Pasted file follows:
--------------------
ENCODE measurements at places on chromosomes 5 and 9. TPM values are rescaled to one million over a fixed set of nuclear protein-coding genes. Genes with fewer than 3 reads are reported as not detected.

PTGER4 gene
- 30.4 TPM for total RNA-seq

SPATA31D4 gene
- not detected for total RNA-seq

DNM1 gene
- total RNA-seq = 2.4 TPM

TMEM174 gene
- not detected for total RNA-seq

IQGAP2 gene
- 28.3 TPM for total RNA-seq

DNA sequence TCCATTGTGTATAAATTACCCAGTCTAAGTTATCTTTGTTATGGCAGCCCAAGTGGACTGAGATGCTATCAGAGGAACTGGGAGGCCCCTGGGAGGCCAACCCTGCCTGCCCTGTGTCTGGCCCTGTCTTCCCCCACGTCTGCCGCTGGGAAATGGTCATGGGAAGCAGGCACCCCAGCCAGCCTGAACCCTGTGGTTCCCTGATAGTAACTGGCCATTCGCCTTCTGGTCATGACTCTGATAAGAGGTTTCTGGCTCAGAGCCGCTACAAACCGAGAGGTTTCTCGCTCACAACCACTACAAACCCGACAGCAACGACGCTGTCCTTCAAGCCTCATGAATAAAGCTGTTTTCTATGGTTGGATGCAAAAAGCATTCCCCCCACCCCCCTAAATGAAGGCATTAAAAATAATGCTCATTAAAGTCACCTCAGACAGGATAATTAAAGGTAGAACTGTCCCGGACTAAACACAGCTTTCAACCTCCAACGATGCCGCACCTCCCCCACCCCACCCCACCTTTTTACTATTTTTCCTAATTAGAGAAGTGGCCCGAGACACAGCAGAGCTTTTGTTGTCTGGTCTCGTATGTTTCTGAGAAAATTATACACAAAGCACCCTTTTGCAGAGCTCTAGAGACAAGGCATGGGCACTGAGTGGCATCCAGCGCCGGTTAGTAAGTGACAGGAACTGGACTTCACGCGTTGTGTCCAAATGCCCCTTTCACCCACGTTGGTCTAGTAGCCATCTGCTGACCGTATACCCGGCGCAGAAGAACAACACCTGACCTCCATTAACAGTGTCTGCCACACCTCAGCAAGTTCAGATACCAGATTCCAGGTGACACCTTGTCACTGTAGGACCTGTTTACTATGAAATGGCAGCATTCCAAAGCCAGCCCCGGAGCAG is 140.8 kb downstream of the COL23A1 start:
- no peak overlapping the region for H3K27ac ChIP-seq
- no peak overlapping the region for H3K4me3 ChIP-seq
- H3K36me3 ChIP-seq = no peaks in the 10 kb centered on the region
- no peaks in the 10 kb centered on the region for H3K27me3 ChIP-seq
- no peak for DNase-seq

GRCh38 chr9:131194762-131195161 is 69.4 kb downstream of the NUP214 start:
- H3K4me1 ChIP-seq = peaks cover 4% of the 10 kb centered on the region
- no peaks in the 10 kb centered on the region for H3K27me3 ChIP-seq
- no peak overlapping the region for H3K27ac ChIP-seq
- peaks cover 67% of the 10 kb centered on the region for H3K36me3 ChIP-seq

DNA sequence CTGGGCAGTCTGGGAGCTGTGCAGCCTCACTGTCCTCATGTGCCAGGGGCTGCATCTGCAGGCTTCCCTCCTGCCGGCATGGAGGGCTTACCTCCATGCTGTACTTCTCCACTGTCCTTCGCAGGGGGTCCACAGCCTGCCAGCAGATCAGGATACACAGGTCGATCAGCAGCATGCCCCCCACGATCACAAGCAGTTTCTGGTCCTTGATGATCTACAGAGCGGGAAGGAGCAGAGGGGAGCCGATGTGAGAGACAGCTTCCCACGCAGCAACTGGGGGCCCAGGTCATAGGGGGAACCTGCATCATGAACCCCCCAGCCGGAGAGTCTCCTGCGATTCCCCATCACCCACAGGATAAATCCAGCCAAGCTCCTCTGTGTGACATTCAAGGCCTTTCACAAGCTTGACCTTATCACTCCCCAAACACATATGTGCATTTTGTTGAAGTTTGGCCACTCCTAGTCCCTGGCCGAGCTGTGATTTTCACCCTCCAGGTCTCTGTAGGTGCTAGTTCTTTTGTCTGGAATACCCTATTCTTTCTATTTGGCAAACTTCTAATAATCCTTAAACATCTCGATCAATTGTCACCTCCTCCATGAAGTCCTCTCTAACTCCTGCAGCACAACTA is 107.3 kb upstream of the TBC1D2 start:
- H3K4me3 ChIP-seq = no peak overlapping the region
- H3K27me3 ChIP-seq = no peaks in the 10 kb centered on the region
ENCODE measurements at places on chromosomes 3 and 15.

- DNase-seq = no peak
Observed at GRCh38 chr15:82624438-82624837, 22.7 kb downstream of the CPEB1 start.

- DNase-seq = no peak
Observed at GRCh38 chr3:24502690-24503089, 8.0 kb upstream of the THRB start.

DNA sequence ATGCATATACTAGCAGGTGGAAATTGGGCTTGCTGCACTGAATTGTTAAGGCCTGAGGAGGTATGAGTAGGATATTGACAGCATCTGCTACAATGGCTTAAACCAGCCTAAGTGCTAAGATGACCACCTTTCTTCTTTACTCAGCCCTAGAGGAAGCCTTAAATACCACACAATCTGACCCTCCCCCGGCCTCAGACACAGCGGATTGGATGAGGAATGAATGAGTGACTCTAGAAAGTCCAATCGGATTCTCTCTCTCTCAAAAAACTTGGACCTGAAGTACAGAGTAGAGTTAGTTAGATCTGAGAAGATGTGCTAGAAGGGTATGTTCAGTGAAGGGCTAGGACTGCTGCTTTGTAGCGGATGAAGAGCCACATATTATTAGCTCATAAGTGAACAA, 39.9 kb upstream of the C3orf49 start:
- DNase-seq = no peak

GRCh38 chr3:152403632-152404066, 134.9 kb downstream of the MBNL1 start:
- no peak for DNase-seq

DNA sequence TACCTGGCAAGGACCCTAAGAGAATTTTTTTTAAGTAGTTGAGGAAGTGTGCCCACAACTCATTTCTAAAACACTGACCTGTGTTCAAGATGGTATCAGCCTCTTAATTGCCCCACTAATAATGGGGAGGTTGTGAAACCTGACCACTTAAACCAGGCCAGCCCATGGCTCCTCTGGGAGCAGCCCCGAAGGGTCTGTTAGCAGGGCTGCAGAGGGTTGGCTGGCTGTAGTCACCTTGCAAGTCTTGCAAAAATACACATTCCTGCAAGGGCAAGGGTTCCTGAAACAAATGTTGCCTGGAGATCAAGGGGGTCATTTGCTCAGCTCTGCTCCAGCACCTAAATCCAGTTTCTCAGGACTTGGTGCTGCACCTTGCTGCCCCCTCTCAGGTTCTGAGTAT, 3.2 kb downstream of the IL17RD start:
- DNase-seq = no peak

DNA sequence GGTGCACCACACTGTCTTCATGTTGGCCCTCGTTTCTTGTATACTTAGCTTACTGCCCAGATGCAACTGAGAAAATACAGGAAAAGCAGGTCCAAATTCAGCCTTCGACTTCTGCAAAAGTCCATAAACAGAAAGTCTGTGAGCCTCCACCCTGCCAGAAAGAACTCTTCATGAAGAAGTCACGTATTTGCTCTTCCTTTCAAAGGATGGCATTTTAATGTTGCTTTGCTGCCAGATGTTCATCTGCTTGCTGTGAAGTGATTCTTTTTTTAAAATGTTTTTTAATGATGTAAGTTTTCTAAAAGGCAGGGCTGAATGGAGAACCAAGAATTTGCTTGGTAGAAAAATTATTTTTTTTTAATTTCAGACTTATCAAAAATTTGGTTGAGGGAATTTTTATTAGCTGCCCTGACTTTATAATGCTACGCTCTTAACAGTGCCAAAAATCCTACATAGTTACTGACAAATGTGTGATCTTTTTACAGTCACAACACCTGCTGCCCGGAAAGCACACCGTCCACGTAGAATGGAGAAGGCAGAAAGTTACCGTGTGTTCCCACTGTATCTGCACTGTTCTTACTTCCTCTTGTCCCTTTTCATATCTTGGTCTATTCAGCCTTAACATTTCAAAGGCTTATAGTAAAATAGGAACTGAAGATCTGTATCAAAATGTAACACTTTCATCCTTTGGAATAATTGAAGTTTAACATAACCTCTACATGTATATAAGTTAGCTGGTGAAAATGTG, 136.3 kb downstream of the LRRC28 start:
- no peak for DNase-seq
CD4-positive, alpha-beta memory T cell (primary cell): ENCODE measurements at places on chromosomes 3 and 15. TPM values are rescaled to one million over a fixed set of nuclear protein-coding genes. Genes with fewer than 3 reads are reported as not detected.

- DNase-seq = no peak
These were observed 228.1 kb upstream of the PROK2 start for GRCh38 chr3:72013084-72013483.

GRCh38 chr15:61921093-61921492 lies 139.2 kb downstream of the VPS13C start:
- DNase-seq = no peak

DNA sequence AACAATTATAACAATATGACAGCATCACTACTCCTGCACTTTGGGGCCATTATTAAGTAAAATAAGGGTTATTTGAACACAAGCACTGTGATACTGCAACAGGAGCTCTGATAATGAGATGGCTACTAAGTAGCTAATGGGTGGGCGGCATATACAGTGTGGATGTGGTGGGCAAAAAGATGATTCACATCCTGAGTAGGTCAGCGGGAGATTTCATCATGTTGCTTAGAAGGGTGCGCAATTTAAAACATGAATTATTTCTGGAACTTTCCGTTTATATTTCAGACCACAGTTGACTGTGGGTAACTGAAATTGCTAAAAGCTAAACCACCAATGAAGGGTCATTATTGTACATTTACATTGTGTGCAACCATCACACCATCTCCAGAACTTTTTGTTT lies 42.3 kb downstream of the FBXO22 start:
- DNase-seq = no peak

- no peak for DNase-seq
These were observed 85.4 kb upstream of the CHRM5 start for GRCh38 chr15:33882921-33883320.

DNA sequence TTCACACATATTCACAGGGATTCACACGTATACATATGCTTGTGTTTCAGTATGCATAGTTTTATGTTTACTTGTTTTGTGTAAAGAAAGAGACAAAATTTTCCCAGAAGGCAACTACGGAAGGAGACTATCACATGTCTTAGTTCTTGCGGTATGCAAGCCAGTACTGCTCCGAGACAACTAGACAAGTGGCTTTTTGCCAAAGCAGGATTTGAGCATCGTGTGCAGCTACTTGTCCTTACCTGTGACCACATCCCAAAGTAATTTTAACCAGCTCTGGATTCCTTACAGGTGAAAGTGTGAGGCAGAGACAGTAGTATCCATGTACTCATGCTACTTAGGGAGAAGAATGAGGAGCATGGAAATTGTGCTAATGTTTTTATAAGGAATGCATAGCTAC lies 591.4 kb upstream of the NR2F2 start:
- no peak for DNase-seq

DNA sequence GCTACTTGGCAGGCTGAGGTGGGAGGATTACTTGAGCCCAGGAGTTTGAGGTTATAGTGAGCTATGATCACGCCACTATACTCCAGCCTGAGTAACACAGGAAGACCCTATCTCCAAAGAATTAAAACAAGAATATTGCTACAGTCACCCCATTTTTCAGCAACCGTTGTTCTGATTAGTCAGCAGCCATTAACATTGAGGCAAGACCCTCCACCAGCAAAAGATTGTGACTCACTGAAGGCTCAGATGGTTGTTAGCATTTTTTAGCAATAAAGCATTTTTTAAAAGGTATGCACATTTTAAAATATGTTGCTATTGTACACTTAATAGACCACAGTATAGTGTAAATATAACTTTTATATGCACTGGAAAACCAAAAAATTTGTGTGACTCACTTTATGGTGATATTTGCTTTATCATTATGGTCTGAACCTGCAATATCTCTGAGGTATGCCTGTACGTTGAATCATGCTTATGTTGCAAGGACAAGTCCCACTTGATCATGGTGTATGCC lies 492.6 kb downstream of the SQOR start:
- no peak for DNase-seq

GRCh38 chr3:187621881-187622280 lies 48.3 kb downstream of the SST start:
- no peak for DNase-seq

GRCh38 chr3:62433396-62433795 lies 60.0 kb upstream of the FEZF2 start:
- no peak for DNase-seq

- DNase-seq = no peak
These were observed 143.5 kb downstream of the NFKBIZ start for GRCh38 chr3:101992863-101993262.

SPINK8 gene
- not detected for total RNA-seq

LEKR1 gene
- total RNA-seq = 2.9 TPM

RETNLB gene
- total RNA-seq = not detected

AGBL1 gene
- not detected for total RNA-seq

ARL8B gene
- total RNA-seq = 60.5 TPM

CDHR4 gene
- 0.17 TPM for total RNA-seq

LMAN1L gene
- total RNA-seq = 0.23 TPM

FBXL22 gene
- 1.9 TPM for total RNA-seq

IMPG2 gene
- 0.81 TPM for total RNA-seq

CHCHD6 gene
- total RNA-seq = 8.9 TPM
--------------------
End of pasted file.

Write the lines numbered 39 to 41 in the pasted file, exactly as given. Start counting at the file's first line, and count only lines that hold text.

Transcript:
CD4-positive, alpha-beta memory T cell (primary cell): ENCODE measurements at places on chromosomes 3 and 15. TPM values are rescaled to one million over a fixed set of nuclear protein-coding genes. Genes with fewer than 3 reads are reported as not detected.

- DNase-seq = no peak
These were observed 228.1 kb upstream of the PROK2 start for GRCh38 chr3:72013084-72013483.